St Petersburg anti-gay law passes second reading

Illustrated rainbow pride flag on a pink background.

Last year, over 250,000 people signed a petition calling on the Russian city of St Petersburg to abandon its ‘gay propaganda’ law.

But reports say the city legislature has now approved the delayed second reading of the bill 31 to 6 and reportedly increased fines tenfold.

St Petersburg would join other Russian regions including Ryazan and Arkhangelsk in hindering the promotion of homosexuality in public.

The region of Kostroma recently approved a similar law and Moscow is rumoured to be considering such a move.

Russian activist Nikolay Alekseev was fined by the authorities in Arkhangelsk this week under that region’s rules forbidding the public “promotion” of homosexuality to minors.

Russia’s second largest city came under international condemnation last year for plans which would “silence” the gay community, and to treat the offence of public promotion of being gay in the same was as it punishes the promotion of paedophilia.

263,000 people have now signed All Out’s petition against the city law, a petition which drew attention to similar laws in other regions of the world’s largest country.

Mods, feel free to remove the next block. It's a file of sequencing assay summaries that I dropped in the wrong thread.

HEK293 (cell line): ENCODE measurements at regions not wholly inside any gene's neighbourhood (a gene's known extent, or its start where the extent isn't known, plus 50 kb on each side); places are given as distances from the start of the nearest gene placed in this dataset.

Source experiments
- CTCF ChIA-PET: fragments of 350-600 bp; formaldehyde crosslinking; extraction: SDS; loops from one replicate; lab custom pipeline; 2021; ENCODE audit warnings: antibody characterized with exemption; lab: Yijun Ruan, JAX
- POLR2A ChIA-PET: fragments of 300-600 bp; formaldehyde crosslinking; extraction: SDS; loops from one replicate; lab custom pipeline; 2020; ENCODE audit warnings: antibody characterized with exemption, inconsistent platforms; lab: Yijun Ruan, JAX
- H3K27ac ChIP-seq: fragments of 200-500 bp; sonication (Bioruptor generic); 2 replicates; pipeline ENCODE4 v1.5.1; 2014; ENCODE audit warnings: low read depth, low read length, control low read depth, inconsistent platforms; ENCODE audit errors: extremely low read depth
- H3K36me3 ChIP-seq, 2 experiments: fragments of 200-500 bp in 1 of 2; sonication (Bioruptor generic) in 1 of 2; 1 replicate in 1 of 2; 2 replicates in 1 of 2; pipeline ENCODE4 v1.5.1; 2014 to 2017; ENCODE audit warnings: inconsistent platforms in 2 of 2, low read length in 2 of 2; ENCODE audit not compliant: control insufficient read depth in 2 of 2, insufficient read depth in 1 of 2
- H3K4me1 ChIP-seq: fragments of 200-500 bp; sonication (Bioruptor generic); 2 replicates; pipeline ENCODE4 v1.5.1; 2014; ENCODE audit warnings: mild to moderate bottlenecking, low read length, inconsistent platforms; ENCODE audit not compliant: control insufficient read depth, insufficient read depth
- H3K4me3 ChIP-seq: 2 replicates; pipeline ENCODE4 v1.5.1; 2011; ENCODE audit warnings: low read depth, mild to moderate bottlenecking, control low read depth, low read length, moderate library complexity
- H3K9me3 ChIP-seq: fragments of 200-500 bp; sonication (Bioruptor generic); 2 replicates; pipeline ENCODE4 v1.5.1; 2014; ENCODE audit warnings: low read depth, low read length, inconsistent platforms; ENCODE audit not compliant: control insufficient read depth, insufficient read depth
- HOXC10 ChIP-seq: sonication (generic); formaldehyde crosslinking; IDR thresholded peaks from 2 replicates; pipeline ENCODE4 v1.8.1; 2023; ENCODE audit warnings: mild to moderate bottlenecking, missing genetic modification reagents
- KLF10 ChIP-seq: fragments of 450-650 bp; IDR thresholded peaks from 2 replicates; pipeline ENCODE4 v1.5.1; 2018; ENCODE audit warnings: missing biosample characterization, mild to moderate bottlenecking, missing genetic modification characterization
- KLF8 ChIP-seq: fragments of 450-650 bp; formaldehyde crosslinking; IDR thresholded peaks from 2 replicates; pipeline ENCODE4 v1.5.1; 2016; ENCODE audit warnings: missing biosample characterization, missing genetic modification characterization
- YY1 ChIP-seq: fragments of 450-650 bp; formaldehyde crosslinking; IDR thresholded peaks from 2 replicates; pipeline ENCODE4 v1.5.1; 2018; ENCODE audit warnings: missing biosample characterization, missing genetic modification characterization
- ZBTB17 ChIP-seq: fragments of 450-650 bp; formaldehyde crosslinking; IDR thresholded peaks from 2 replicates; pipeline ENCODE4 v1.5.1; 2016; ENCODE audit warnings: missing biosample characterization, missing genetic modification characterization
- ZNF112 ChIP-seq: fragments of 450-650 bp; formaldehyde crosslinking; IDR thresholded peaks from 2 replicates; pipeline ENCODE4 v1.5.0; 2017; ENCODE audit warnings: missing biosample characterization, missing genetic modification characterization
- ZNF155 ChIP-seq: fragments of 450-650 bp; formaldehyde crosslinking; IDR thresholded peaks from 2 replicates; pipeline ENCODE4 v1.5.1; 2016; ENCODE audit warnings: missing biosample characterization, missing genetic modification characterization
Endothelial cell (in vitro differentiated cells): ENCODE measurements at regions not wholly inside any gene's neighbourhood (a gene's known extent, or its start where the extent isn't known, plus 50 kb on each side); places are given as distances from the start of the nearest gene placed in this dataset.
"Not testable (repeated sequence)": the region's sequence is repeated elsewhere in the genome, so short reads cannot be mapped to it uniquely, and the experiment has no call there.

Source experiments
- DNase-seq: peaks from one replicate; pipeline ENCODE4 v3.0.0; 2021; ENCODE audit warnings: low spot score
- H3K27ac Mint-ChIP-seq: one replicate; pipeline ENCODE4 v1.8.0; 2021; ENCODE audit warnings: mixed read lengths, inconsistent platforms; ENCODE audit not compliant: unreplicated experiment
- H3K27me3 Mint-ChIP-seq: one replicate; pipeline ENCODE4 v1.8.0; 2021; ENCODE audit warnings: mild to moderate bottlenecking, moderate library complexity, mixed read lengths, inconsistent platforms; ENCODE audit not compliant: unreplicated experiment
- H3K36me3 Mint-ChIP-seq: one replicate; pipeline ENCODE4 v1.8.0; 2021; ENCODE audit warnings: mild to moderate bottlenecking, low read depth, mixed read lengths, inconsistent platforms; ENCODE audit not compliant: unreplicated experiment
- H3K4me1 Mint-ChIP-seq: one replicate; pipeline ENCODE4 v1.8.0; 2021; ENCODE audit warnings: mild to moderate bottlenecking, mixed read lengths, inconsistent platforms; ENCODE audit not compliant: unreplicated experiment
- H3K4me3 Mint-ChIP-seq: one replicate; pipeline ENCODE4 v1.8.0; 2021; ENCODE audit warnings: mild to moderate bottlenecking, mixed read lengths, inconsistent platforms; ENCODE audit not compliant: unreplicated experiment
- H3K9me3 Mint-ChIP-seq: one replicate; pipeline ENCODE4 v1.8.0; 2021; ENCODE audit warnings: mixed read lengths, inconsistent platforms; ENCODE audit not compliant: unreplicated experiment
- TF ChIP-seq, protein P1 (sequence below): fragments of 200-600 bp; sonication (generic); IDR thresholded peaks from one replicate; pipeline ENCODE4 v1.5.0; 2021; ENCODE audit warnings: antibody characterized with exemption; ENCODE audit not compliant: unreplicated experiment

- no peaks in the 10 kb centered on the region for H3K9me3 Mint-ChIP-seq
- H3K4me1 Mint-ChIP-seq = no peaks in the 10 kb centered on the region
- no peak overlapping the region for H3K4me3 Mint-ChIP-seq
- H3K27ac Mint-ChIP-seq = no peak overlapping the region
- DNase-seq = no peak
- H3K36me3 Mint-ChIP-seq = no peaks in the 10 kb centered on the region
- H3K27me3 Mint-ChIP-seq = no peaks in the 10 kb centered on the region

A second reading of the bill was indefinitely postponed in November 2011 but has now gone ahead, passing with overwhelming support.

Ria Novosti reports that the law now makes the offence punishable by fines of up to 500,000 roubles, ten times the amount tabled in November.

After a third and final reading, the bill would be signed into law by the city’s governor.

In November, Konstantin Dolgov, the Russian Foreign Ministry’s Commissioner for Human Rights, Democracy and the Rule of Law, said he was “perplexed” by a US statement condemning the proposed law.

He said the US State Department’s comments were “incorrect”.

Interfax reported him as saying: “We are perplexed by the American side’s attempts to interfere in the legislative process in Russia, especially publicly.

“We consider these attempts inappropriate and inconsistent with the practice of interstate relations.”

The UK’s Foreign Office had described the draft law as “wrong” and “mistaken”.